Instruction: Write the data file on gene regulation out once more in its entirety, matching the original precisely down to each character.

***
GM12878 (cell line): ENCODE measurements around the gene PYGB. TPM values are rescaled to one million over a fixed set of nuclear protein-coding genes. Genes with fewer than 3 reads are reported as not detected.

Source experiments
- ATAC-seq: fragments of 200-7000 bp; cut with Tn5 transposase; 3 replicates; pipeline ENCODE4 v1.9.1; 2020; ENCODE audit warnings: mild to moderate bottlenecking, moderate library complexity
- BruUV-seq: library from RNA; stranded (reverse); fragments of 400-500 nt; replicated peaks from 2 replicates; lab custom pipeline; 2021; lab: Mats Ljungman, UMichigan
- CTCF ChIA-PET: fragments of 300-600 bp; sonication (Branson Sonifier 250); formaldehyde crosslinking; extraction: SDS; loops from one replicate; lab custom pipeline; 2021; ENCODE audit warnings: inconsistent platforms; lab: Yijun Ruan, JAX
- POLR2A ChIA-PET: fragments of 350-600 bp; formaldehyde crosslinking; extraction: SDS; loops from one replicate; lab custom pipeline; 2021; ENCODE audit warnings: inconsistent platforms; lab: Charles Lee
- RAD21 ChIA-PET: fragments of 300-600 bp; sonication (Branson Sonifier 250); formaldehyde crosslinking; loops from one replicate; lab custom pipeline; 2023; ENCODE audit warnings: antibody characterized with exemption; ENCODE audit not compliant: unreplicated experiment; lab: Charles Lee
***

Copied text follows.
GM12878 (cell line): ENCODE measurements around the gene PYGB. TPM values are rescaled to one million over a fixed set of nuclear protein-coding genes. Genes with fewer than 3 reads are reported as not detected.

Source experiments
- ATAC-seq: fragments of 200-7000 bp; cut with Tn5 transposase; 3 replicates; pipeline ENCODE4 v1.9.1; 2020; ENCODE audit warnings: mild to moderate bottlenecking, moderate library complexity
- BruUV-seq: library from RNA; stranded (reverse); fragments of 400-500 nt; replicated peaks from 2 replicates; lab custom pipeline; 2021; lab: Mats Ljungman, UMichigan
- CTCF ChIA-PET: fragments of 300-600 bp; sonication (Branson Sonifier 250); formaldehyde crosslinking; extraction: SDS; loops from one replicate; lab custom pipeline; 2021; ENCODE audit warnings: inconsistent platforms; lab: Yijun Ruan, JAX
- POLR2A ChIA-PET: fragments of 350-600 bp; formaldehyde crosslinking; extraction: SDS; loops from one replicate; lab custom pipeline; 2021; ENCODE audit warnings: inconsistent platforms; lab: Charles Lee
- RAD21 ChIA-PET: fragments of 300-600 bp; sonication (Branson Sonifier 250); formaldehyde crosslinking; loops from one replicate; lab custom pipeline; 2023; ENCODE audit warnings: antibody characterized with exemption; ENCODE audit not compliant: unreplicated experiment; lab: Charles Lee